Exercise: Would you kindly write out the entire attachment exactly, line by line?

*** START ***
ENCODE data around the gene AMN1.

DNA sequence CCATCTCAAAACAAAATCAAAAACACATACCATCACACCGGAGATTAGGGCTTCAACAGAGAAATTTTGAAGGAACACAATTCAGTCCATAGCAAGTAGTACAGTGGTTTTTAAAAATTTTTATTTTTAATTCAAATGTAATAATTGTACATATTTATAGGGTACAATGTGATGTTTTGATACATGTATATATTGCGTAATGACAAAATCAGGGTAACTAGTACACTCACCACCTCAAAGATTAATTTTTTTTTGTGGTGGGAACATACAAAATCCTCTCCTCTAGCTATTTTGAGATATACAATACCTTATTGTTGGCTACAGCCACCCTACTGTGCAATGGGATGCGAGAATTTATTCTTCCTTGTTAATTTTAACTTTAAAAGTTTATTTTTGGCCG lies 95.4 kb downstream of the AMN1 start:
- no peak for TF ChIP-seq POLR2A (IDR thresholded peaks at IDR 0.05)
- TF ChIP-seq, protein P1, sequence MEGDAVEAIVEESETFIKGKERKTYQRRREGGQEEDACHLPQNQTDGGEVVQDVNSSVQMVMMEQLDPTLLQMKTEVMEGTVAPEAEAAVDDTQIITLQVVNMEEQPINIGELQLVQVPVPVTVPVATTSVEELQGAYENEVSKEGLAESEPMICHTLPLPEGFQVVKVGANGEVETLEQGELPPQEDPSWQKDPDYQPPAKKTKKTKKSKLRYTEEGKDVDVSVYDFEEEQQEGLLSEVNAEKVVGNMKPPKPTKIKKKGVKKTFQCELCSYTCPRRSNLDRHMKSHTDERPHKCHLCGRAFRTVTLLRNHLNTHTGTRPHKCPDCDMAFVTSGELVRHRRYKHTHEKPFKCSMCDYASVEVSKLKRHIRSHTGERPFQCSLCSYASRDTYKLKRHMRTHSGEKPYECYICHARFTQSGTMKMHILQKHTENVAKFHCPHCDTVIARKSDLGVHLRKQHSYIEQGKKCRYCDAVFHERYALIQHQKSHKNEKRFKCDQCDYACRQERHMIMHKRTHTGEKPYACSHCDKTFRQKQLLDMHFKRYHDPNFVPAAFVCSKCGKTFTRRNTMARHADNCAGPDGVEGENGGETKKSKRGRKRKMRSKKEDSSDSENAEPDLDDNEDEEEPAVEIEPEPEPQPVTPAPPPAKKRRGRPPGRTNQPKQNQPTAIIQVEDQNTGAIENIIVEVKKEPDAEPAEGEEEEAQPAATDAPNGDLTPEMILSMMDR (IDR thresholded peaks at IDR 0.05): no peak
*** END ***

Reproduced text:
ENCODE data around the gene AMN1.

DNA sequence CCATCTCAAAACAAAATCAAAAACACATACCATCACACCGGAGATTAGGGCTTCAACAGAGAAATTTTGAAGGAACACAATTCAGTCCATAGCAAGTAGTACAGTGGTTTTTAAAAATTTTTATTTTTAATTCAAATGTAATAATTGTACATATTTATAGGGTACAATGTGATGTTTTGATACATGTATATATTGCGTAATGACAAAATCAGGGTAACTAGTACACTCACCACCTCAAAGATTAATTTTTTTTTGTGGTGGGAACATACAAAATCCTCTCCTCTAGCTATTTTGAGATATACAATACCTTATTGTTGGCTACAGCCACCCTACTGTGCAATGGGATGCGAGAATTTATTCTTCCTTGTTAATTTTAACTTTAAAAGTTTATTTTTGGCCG lies 95.4 kb downstream of the AMN1 start:
- no peak for TF ChIP-seq POLR2A (IDR thresholded peaks at IDR 0.05)
- TF ChIP-seq, protein P1, sequence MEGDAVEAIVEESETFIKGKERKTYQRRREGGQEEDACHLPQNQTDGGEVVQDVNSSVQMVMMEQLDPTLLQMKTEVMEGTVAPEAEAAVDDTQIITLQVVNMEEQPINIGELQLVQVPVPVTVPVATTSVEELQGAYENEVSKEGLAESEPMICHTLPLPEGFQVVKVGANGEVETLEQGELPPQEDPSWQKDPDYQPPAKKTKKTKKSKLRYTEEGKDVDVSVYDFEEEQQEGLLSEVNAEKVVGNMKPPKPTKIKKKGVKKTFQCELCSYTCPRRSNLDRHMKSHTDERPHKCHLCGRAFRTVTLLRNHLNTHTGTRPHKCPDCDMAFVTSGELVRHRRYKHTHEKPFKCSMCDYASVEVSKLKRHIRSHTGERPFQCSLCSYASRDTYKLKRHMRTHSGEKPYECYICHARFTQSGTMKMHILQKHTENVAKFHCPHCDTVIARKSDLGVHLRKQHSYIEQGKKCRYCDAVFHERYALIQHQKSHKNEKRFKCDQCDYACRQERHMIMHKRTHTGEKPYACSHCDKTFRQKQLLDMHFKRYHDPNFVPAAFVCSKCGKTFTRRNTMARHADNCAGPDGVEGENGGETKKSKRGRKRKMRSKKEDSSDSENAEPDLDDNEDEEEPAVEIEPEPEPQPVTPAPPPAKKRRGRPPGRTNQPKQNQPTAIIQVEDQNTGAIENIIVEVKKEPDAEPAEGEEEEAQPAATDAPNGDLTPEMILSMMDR (IDR thresholded peaks at IDR 0.05): no peak